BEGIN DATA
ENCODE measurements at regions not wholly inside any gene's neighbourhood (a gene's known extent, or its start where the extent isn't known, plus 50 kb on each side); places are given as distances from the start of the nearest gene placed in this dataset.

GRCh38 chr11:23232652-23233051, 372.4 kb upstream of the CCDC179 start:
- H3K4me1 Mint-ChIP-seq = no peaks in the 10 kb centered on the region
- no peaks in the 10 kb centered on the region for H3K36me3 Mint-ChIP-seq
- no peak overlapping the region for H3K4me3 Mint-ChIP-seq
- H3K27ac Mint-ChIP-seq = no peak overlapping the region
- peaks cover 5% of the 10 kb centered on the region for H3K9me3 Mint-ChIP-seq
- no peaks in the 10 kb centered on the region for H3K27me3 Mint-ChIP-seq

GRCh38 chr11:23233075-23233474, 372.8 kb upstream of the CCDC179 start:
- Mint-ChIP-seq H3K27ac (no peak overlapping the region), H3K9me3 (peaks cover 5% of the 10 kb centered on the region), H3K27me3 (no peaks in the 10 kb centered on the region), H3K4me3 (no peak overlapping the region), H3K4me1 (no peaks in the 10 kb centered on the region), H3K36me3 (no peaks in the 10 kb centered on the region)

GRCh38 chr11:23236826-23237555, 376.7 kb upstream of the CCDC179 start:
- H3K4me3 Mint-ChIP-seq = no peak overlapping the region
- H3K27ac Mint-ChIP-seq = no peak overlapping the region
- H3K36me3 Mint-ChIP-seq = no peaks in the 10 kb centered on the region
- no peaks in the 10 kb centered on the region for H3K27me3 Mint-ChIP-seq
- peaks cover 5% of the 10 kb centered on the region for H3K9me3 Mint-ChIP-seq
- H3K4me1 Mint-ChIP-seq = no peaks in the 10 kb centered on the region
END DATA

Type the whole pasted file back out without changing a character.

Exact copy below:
ENCODE measurements at regions not wholly inside any gene's neighbourhood (a gene's known extent, or its start where the extent isn't known, plus 50 kb on each side); places are given as distances from the start of the nearest gene placed in this dataset.

GRCh38 chr11:23232652-23233051, 372.4 kb upstream of the CCDC179 start:
- H3K4me1 Mint-ChIP-seq = no peaks in the 10 kb centered on the region
- no peaks in the 10 kb centered on the region for H3K36me3 Mint-ChIP-seq
- no peak overlapping the region for H3K4me3 Mint-ChIP-seq
- H3K27ac Mint-ChIP-seq = no peak overlapping the region
- peaks cover 5% of the 10 kb centered on the region for H3K9me3 Mint-ChIP-seq
- no peaks in the 10 kb centered on the region for H3K27me3 Mint-ChIP-seq

GRCh38 chr11:23233075-23233474, 372.8 kb upstream of the CCDC179 start:
- Mint-ChIP-seq H3K27ac (no peak overlapping the region), H3K9me3 (peaks cover 5% of the 10 kb centered on the region), H3K27me3 (no peaks in the 10 kb centered on the region), H3K4me3 (no peak overlapping the region), H3K4me1 (no peaks in the 10 kb centered on the region), H3K36me3 (no peaks in the 10 kb centered on the region)

GRCh38 chr11:23236826-23237555, 376.7 kb upstream of the CCDC179 start:
- H3K4me3 Mint-ChIP-seq = no peak overlapping the region
- H3K27ac Mint-ChIP-seq = no peak overlapping the region
- H3K36me3 Mint-ChIP-seq = no peaks in the 10 kb centered on the region
- no peaks in the 10 kb centered on the region for H3K27me3 Mint-ChIP-seq
- peaks cover 5% of the 10 kb centered on the region for H3K9me3 Mint-ChIP-seq
- H3K4me1 Mint-ChIP-seq = no peaks in the 10 kb centered on the region